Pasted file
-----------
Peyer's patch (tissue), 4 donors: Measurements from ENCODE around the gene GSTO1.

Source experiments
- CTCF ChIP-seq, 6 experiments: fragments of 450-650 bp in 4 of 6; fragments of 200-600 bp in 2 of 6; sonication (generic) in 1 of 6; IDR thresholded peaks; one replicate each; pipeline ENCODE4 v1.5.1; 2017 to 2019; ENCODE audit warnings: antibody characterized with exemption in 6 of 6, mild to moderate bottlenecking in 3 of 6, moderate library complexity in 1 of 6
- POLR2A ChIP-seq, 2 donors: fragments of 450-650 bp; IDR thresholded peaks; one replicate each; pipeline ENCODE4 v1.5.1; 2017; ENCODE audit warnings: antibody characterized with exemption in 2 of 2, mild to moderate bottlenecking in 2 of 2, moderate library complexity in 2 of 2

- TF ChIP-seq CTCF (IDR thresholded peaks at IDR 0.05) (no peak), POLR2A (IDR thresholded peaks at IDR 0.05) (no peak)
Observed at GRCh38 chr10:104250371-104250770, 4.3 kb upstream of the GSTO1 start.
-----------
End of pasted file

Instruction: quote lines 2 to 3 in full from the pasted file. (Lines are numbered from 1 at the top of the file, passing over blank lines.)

Source experiments
- CTCF ChIP-seq, 6 experiments: fragments of 450-650 bp in 4 of 6; fragments of 200-600 bp in 2 of 6; sonication (generic) in 1 of 6; IDR thresholded peaks; one replicate each; pipeline ENCODE4 v1.5.1; 2017 to 2019; ENCODE audit warnings: antibody characterized with exemption in 6 of 6, mild to moderate bottlenecking in 3 of 6, moderate library complexity in 1 of 6